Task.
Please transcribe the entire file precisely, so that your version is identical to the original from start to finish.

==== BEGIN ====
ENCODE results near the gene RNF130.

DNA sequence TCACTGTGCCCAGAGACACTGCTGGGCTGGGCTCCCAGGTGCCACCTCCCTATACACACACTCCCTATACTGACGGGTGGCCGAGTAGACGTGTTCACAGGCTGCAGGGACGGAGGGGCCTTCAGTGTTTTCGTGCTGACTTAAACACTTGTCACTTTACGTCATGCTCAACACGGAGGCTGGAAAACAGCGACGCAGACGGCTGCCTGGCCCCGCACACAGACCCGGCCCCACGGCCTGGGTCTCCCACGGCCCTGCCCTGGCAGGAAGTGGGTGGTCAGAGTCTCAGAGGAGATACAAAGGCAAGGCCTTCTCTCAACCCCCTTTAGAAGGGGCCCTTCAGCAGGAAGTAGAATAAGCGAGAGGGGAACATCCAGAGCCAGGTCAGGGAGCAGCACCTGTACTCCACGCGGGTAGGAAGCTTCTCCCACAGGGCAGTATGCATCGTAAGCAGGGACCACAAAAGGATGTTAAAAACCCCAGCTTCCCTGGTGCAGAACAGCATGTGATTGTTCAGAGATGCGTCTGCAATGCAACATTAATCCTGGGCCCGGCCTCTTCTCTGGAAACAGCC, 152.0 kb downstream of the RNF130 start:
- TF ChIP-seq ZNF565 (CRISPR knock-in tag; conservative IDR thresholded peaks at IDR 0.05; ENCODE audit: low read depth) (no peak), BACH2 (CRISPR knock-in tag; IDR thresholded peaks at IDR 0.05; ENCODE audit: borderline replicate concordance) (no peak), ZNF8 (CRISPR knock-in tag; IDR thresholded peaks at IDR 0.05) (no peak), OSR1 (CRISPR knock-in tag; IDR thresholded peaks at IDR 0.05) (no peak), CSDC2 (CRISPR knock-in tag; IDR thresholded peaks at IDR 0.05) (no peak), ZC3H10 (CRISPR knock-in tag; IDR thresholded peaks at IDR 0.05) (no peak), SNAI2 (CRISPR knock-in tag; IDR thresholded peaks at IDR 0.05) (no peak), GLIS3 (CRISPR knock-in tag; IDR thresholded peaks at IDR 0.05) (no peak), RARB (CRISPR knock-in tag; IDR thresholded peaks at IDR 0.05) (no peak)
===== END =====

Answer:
ENCODE results near the gene RNF130.

DNA sequence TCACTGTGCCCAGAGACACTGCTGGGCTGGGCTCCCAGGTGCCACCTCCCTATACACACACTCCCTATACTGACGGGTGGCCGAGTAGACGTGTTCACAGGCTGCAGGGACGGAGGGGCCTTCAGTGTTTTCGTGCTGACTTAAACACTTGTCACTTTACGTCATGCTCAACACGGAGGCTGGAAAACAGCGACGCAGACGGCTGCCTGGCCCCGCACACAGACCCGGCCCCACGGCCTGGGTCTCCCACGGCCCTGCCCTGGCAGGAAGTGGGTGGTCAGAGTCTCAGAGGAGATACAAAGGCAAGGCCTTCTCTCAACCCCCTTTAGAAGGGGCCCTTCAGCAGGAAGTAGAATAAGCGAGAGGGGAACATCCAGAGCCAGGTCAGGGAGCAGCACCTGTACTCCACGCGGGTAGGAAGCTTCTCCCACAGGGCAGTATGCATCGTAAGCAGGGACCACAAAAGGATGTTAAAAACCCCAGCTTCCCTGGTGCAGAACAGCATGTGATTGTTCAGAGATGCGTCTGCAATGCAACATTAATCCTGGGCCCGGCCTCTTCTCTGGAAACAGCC, 152.0 kb downstream of the RNF130 start:
- TF ChIP-seq ZNF565 (CRISPR knock-in tag; conservative IDR thresholded peaks at IDR 0.05; ENCODE audit: low read depth) (no peak), BACH2 (CRISPR knock-in tag; IDR thresholded peaks at IDR 0.05; ENCODE audit: borderline replicate concordance) (no peak), ZNF8 (CRISPR knock-in tag; IDR thresholded peaks at IDR 0.05) (no peak), OSR1 (CRISPR knock-in tag; IDR thresholded peaks at IDR 0.05) (no peak), CSDC2 (CRISPR knock-in tag; IDR thresholded peaks at IDR 0.05) (no peak), ZC3H10 (CRISPR knock-in tag; IDR thresholded peaks at IDR 0.05) (no peak), SNAI2 (CRISPR knock-in tag; IDR thresholded peaks at IDR 0.05) (no peak), GLIS3 (CRISPR knock-in tag; IDR thresholded peaks at IDR 0.05) (no peak), RARB (CRISPR knock-in tag; IDR thresholded peaks at IDR 0.05) (no peak)